While world leaders focused this week on coping with the coronavirus, Vladimir Putin’s attention was elsewhere.
The Russian president was busy setting himself up as president for life.
After 20 years as president or prime minister, the 67-year-old former KGB spy organized a brazen end run around Russia’s presidential term limits that will permit him to serve two more six-year terms after his current mandate expires in 2024.
This internal coup frees Putin to pursue his bitter vendetta against the West, which he blames for all Russia’s troubles. Indeed, he justified his power grab by arguing that Russia was too vulnerable to “containment” by Western countries for him to surrender power.
The Kremlin leader has made clear he seeks to undermine the West with hybrid methods that ranging from election interference, to assassinations, to invading European neighbors, to renewed nuclear competition with Washington.
A normal U.S. administration would consider itself duly warned. President Donald Trump is more likely to ignore president-for-life Putin’s misdeeds — or even egg him on.
Putin makes no secret of his desire to hasten the decline of Western democracies, which he sees as decadent and crumbling, by exploiting and widening existing divisions among Americans.
Continuing Russian election interference is only one tool, yet Trump still vehemently dismisses its importance, which makes it harder to counter. Just this week the president railed against upcoming classified intelligence briefings to Congress on Moscow’s covert efforts to interfere in the presidential race this year.
Even more disturbing is Putin’s effort to solidify the gains from invading neighboring Ukraine in 2014 and annexing Crimea. Yet, even after the impeachment saga, Trump continues to undercut Ukraine, promoting the line of Russian intelligence that Kyiv, not Moscow, was behind the hacking in the 2016 election. GOP legislators are even pushing legislative investigations to prove this canard.
And consider this example of blatant Russian crimes in Ukraine, on view this week in the Netherlands: a court in The Hague is trying four men with ties to Russian security services for the shooting down of a passenger jet over eastern Ukraine in 2014, killing all 298 passengers, mostly Dutch citizens. Despite mountains of evidence Russia continues to deny any involvement, going so far as to float conspiracy theories blaming the CIA for this tragedy.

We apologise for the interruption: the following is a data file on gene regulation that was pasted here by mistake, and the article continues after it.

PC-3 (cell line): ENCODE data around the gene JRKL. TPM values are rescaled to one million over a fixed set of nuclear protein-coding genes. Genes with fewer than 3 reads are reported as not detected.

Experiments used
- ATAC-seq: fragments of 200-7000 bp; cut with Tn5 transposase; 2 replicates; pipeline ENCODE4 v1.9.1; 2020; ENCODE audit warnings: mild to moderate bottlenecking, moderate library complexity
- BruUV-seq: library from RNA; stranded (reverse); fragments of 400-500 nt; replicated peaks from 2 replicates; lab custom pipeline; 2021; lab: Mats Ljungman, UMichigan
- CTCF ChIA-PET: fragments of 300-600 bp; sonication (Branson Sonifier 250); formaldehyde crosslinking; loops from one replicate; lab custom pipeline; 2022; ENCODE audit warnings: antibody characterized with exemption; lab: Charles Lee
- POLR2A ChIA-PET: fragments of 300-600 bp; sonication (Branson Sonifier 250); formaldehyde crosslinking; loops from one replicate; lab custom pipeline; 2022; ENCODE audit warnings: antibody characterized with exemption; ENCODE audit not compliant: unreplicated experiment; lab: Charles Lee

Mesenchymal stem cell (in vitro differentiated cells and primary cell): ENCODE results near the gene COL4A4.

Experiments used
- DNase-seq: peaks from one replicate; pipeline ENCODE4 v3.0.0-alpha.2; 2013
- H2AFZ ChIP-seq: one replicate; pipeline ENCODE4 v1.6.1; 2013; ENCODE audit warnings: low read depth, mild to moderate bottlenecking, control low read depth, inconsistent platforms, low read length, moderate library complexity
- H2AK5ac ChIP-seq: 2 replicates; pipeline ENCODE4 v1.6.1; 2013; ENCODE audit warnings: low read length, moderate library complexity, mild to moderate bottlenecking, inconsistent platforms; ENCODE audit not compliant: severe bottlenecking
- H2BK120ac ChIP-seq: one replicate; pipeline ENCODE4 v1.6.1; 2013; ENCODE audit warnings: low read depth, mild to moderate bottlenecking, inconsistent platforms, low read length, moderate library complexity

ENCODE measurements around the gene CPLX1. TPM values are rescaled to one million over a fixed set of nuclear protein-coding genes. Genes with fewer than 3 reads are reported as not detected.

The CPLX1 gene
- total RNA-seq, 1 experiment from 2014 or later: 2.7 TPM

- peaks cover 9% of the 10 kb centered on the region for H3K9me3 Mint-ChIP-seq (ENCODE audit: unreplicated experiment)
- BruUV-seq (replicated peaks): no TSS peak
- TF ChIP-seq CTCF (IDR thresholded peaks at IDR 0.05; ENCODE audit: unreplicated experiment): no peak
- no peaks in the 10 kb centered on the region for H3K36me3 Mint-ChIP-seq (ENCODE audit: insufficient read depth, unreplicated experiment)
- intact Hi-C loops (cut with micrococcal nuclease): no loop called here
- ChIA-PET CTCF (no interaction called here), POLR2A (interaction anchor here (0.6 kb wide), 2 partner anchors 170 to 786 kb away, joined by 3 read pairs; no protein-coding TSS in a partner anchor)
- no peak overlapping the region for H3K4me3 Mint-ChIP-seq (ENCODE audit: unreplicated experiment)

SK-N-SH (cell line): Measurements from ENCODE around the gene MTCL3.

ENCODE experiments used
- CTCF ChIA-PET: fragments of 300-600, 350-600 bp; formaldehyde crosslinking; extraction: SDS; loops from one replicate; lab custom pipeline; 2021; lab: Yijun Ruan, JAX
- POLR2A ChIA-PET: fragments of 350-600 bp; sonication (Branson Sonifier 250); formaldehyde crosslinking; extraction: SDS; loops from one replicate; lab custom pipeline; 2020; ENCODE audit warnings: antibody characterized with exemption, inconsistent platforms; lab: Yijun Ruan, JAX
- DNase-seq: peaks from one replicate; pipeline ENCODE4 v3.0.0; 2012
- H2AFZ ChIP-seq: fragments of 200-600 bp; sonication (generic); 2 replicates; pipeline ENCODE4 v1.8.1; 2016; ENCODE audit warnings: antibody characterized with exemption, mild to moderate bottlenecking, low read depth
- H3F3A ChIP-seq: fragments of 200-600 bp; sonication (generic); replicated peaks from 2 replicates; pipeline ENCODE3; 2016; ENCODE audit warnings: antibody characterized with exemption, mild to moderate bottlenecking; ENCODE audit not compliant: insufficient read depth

Putin’s criminal behavior extends as well to assassinations of his opponents on British soil, by poison. British Prime Minister Boris Johnson has made clear that relations with Moscow can’t normalize until the Kremlin stops denying any involvement.
If the Russian leader can still get away in 2020 with assassinations and the shooting down of a civilian jet, what will he try next? Especially if he is president for life.
You can get an idea by looking further at Putin’s current international behavior. In Syria, Russian planes repeatedly bomb civilian hospitals, clinics and shelters — committing massive war crimes — in a successful effort to ensure that their proxy, Bashar al-Assad, remains in power. Putin aims to expand Russian power, with bases in Syria and probably Libya, to challenge NATO in the eastern Mediterranean.
Meantime, as the coronavirus spreads, Putin has helped exacerbate the global economic shock by waging an oil war with Saudi Arabia and driving prices down. His broad aim — to undercut shale producers in America, and make their production unprofitable, even if it costs Russians dearly at home. (He has amassed a reserve fund of $500 billion from previous oil profits that will enable him to continue to play such games for quite a while).
Indeed, in his effort to restore Russian glory and power, Putin he is indifferent to the desires of his own citizens. According to Russia’s Levada polling organization, around 44% of voters want Putin to quit in 2024, while 45% believe he should stay, reports the Moscow Times. But such numbers don’t seem to matter.
The Russian ruble keeps falling, his economy is weak, Russia has failed to diversify beyond its energy resources into the high-tech economy that once seemed within its reach.
From the little that is known, the Kremlin appears to have done little to contain the coronavirus, with only 20 cases reported this week. Yet Putin appears impervious. “After his self-coup, there will be no protests allowed because of coronavirus,” says the noted independent Russian journalist Yevgenia Albats.
Nor is there likely to be any pushback from President Trump, despite Putin’s malignant political and military interference in Europe, the Mideast — and the United States. Instead, President Trump often amplifies Putin’s denials of malfeasance.
Consider this: China’s Xi Jinping eliminated term limits and made himself president for life, and now Putin has followed suit. The world’s two most prominent authoritarians are set never to leave office.
Trump has joked about staying on beyond two terms, should he win in 2020. We know Putin’s misbehavior doesn’t concern him.
Even as he muffs the U.S. response to the coronavirus, does Trump, too, dream of becoming president for life?